Give It All You Got – this instrumental originally commissioned and featured as the official theme for the 1980 Winter Olympics in Lake Placid, New York. Stirring enough to make a comeback for the ’84 Summer games in my hometown of Los Angeles. Its two runs on the airwaves staked out a high point period before a big downturn personally. Even now, whenever I hear Chuck Mangione’s brassy beats, it boosts me no matter what. And that’s its power6.
Theme from St. Elsewhere – as mentioned, this “…had a distinctly melodious and infectious ’80s mood to it.” Originally written by composer-arranger-pianist Dave Grusin, “…another of Jazz Fusion‘s durable players from the ’70s”, it’s from my all-time favorite TV medical shows. Debuted in late-’82, completed its series run in May 1988, and by the time it finished, I was a different person. With the changed outlook, this became its theme song.
Silhouette – this will likely be a head-scratcher for many, but this and Kenny G’s earlier Songbird instrumental were progenitor “smooth jazz” tunes that are forever tied to when things started to turnaround for me. Covering a period from late-’87 to early ’89, when they were on the Pop charts7. And both played in the back- and foreground during a period when I discovered, courted, and married my bride of now 33+ years. Each played and cherished at our wedding reception on an unexpectedly warm, beautiful Saturday in February.
Next up: the paltry ’90s — and the entire series can be found here.
- Definitely more successful overseas in the U.K. (#5), Australia (#22), and New Zealand (#16) than here in the U.S. (#83). ↩
- Peaked at #10 in the U.S. and included the following: Tchaikovsky: Piano Concerto No. 1, 1812 Overture, and Romeo and Juliet, Rimsky-Korsakov: Flight of the Bumble Bee, Mozart: Symphony No. 40 in G Minor, Gershwin: Rhapsody in Blue, Sibelius: Karelia Suite, Mozart: Aria from the Marriage of Figaro, Clarke: Trumpet Voluntary, Handel: Hallelujah Chorus, Grieg: Piano Concerto in A Minor, Bizet: March of the Toreadors. ↩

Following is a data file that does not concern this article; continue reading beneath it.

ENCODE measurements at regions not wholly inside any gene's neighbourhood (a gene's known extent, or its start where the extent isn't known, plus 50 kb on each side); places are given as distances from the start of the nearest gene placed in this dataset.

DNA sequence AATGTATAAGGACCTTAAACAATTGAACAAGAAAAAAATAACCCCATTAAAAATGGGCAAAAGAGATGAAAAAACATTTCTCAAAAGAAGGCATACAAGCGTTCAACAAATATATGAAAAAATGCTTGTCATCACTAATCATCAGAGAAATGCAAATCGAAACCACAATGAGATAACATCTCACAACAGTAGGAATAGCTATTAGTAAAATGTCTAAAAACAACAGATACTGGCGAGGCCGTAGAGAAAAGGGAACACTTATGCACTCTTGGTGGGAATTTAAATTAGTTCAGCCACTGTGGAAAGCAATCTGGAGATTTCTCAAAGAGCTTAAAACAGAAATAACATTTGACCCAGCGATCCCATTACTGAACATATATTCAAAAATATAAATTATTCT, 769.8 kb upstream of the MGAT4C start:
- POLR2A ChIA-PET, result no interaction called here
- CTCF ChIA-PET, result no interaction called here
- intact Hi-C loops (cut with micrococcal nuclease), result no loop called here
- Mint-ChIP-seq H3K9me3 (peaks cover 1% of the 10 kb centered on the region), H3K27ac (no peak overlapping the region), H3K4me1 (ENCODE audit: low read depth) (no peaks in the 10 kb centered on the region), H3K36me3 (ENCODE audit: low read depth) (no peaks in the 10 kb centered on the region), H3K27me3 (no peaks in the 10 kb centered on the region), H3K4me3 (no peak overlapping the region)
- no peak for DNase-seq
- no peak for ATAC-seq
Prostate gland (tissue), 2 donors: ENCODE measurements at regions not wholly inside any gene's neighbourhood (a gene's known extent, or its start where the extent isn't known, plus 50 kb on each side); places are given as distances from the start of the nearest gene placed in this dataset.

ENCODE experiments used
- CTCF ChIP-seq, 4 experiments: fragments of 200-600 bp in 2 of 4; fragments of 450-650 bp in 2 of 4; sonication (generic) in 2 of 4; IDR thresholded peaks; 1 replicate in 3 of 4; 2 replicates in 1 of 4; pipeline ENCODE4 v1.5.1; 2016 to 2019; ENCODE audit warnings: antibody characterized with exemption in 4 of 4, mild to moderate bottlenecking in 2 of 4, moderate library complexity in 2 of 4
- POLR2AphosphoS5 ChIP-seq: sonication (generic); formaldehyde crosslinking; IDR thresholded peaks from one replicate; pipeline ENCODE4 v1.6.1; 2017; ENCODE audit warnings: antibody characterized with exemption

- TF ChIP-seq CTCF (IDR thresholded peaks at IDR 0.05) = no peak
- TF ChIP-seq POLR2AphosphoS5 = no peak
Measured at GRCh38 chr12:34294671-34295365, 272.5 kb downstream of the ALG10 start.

- The trailblazer of this is once again Theme from A Summer’s Place, who not only topped multiple charts with its instrumental, but had multiple singers do vocal covers of it: including Bobby Vinton, Andy Williams, and even The Lettermen; but my clear favorite would be Julie London‘s absolutely splendid ’65 vocal version. ↩
- Don’t think it didn’t get noticed big time that series lead Don Johnson, a.k.a. Sonny Crockett, didn’t wear socks with his snazzy suits. ↩
- This was Herb Alpert’s last Top 40 hit, but even if he doesn’t have another, across three decades it’s been a rather special run for the artist-producer-label exec. ↩
- The album cut from Fun and Games runs 6:16 and is the one I had on my iPod for the longest. ↩
- Silhouette reached No. 2 on the Billboard Adult Contemporary chart, a lucky 13 on the Hot 100 chart and No. 35 (my age at the time I married) on the R&B chart; Songbird reached No. 3 on the Billboard Adult Contemporary chart, No. 4 on the Hot 100 chart and No. 23 on the R&B chart — and became the first instrumental to reach the top 5 of the Billboard Hot 100 since the “Miami Vice Theme” by Jan Hammer (a No. 1 hit) in 1985. ↩